• 1.  Action Rails

    Registered Piano Technician
    Posted 02-02-2022 15:41

    Hi All,

    Curious as to opinions. What do  you all think the advantages or disadvantages are Re wooden action rails (say, Renner) vs. non-wooden (say Yamaha). We can leave Steinway tubular rails out of the discussion, unless someone can't contain themselves:-). What about hybrids?

    Usual responses will likely center around ambient induced changes to wood rails (in fact to all wooden parts), but if the piano lived in a reasonably decent year-round environment, how serious would any concerns really be? Or is it that pianos typically never really live in year-round decent environments, hence the popularity of Dampp-Chaser Systems.

    is there a tonal component to wood vs. metallic rails, a noise component? etc.

    Put another way, if you had your druthers, what would be your ideal action rail?

    Thanks --- Nick G

    Nick Gravagne, RPT
    Mechanical Engineering
    Nick Gravagne Products
    Strawberry, AZ 85544

  • 2.  RE: Action Rails

    Registered Piano Technician
    Posted 02-02-2022 20:10
    Brother, you got too much time on your hands   Miss you!


  • 3.  RE: Action Rails

    Registered Piano Technician
    Posted 02-03-2022 09:32
    Hi, Nick. 

    Good questions. 

    I am very fortunate to have a humidity controlled situation with almost all 
    fairly new inventory. Steinway grands are D, B and A with a few Boston 193
    grands in the mix along with a C2 and a C3 grand. 

    Uprights are mostly K52s with a number of Boston UP126s and UP118s
    and a few Yamaha U3, U1 and P22. 

    If I cast my memory back to private practice, there is no question that metal
    rails were more stable over time, whereas wooden rails needed seasonal service. 
    I find the same is true here on campus, to a lesser extent. 

    It's hard to judge tonal characteristics between the two as metal was in
    mostly Asian pianos, with wood being prevalent in American and European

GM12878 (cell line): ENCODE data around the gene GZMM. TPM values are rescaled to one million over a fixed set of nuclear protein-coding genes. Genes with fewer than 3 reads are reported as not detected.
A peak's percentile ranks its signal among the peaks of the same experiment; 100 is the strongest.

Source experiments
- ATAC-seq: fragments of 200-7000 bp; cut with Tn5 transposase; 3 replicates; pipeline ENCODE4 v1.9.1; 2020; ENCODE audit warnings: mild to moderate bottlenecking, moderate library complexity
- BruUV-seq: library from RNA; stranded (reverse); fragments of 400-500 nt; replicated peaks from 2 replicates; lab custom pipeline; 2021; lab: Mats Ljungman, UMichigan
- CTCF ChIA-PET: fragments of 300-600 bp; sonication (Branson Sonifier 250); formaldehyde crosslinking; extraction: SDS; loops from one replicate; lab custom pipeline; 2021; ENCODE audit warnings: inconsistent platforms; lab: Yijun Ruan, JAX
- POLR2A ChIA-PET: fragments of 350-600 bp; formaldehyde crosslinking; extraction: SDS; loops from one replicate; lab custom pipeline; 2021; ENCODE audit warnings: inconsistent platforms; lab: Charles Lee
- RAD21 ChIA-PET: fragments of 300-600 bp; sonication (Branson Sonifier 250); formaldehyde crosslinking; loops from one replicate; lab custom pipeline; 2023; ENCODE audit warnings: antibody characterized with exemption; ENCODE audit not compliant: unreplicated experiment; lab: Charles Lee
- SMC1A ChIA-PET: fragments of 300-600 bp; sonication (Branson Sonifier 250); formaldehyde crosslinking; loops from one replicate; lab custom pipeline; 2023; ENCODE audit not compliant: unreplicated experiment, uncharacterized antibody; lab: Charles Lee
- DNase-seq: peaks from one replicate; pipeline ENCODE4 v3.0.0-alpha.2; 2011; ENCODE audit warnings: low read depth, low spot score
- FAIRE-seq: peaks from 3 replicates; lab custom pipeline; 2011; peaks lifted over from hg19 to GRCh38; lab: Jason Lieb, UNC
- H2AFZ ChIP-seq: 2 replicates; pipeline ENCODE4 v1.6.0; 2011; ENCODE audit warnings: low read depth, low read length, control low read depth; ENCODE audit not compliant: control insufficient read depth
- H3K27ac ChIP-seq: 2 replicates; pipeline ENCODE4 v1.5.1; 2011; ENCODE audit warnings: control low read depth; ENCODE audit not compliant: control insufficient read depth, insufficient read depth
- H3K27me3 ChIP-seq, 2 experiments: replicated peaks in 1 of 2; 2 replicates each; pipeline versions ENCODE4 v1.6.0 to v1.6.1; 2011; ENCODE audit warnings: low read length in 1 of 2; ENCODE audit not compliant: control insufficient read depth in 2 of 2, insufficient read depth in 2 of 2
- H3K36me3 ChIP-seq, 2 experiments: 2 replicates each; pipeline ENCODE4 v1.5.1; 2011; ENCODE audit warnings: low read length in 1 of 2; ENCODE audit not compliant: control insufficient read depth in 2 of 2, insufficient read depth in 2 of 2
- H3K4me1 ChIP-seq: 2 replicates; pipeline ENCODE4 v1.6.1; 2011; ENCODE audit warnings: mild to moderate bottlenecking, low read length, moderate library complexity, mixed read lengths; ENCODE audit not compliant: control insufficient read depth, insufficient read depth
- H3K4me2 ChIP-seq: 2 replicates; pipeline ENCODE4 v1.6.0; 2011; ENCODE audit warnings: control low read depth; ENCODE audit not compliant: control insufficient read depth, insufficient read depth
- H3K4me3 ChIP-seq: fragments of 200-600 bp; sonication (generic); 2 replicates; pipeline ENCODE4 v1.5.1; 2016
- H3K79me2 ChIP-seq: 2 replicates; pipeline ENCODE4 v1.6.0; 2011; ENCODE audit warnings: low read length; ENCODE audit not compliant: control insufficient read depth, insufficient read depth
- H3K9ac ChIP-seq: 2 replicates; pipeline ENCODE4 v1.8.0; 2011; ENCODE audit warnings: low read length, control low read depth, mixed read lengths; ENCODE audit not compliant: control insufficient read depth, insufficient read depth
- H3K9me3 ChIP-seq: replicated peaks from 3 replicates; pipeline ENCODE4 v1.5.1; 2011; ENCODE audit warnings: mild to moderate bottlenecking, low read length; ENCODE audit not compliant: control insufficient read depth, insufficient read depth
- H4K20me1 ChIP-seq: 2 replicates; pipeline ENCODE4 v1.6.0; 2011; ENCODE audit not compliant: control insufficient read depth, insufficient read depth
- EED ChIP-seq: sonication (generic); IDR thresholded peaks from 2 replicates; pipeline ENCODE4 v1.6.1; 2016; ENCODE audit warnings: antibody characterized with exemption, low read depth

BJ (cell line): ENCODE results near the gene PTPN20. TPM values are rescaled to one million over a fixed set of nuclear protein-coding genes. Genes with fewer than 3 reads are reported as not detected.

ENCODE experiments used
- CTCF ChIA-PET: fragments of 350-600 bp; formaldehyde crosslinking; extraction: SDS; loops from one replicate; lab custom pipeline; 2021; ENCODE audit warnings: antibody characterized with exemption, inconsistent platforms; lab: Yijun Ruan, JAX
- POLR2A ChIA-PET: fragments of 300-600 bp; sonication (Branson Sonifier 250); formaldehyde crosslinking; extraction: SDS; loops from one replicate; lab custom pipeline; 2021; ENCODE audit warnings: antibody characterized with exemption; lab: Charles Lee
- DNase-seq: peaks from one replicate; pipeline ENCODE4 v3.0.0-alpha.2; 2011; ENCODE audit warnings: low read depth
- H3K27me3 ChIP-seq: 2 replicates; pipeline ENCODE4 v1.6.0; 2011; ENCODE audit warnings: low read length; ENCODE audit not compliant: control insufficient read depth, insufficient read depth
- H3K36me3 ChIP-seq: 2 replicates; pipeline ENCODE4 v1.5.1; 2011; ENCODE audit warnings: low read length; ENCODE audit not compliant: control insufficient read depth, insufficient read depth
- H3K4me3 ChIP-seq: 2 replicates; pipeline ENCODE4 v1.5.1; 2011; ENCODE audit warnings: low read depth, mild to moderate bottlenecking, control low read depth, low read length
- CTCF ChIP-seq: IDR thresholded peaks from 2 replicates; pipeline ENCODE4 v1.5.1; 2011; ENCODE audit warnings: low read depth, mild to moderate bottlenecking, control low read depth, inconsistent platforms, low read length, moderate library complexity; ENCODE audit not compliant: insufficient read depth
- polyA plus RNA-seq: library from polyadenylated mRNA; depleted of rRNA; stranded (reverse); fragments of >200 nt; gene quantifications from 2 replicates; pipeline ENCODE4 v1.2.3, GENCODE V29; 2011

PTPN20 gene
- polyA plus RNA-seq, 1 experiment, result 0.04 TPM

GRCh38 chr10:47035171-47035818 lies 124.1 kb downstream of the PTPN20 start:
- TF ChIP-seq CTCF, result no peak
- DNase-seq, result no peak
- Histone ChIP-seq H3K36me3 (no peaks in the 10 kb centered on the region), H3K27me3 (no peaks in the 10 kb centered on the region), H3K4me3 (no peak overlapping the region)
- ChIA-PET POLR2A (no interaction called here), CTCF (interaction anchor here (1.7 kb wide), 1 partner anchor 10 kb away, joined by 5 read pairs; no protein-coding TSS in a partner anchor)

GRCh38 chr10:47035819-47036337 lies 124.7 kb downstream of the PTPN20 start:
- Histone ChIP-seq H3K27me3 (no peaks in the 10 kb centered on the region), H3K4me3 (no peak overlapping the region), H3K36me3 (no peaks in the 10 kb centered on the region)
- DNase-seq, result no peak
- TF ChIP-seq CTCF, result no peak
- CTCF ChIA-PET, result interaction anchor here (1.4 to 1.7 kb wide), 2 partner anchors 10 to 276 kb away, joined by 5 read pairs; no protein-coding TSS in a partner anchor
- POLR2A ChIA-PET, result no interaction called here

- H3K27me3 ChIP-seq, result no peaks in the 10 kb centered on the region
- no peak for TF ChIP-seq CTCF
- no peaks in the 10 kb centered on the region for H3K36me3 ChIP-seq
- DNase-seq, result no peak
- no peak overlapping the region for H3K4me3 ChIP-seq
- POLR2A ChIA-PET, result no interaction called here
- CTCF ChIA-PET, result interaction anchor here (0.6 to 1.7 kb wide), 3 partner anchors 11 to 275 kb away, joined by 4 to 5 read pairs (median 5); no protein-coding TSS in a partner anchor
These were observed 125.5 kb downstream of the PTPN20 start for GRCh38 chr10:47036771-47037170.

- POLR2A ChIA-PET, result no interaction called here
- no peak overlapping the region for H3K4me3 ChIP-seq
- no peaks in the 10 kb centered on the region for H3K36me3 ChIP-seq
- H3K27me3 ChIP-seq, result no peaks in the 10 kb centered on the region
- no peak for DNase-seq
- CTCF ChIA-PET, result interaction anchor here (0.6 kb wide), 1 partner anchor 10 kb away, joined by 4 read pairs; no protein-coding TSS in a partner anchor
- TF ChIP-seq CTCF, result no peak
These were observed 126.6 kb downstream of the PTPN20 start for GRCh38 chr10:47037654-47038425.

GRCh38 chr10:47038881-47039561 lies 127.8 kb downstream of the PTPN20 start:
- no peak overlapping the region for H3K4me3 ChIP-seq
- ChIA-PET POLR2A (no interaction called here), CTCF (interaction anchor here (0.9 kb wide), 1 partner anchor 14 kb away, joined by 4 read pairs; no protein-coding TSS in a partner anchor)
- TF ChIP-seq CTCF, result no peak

brands except those that originated in Asia and were finished up in 
    some European countries, but this still points back to Asian tonal preferences. 

    I think replacing wood with metal and metal with wood might be the better
    way to find out empirically if tonal characteristics are affected. 

    Hope this helps,


  • 4.  RE: Action Rails

    Registered Piano Technician
    Posted 02-03-2022 10:10
    Hi Nick,
    Ok, I like both WNG and Renner, but I think you're asking the wrong question, or maybe not enough questions.  I'd ask; What's the best action bracket?

    We commonly build new stacks in our shop, one of three types; Steinway, Renner or WNG. I dislike the Renner brackets for some smaller grands because the feet stick out so far towards the player and they make the key doglegs more severe.  The Steinway brackets can at least be bent out of the way.  But Renner, all you can do when making a keyset is move the back square-off forward, or cut the front foot shorter (and re-drill for an angled screw).

    With the WNG bracket (Bruce Clark is a genius) there is no foot forward toward the player. The forward screw is contained in the action. So no interference with the keys is ever an issue.

    That said, I do like Renner action rails, especially the repetition rail which so has many laminations that it's super stable.  The Renner quarter sawn beech hammer rail works fine, but I'd rather see it laminated.

    For a 7' or larger piano it's unlikely that the Renner brackets will be in the way in any case. Only for smaller pianos or pianos with short keys is this an issue.

    If I was designing the perfect action stack though, I'd probably use WNG brackets, Renner rep rail and build a custom laminated hardwood hammer rail.

    I do prefer the wood hammer rails since they seem to regulate a little better. But we do use WNG rails and complete stacks quite often and they work fine.

    Best regards,

    -Dean Reyburn, RPT

    Dean Reyburn, RPT
    Reyburn Pianoworks
    Reyburn CyberTuner

  • 5.  RE: Action Rails

    Registered Piano Technician
    Posted 02-03-2022 11:43
    From a service standpoint, metal rails and plastic flanges mean a lot less service. It isn't only the flanges swelling and shrinking seasonally that causes loose parts, the rail also contributes to the crushing of flange wood (I guess perhaps the rail wood gets crushed a bit as well). 

    With Kawais (metal rail and plastic flanges), the flanges are tight forever until you loosen the screw. Flip side of that, especially for the uprights, is managing to avoid stripping the hole when replacing the screw. Because of the jack limiting rail, it is impossible to get a vertical purchase on the screw head with the screwdriver, so aligning the screw to be vertical to the rail  and making the first turn correctly is very tricky to do. 

    Backing off the screw makes no difference unless you can have the screw very nearly vertical during the backing operation You'll get the click, but it will still cross thread. I had to repin flanges on a few USTs, which drove that home pretty firmly. That could be solved pretty well by a small bevel in the rail and a treadless extension on the screw, as used on other makes.

    A contrary service component is that a stripped hole is a lot easier to repair on a wooden rail.

    I can't see a significant tonal component, assuming everything is tight.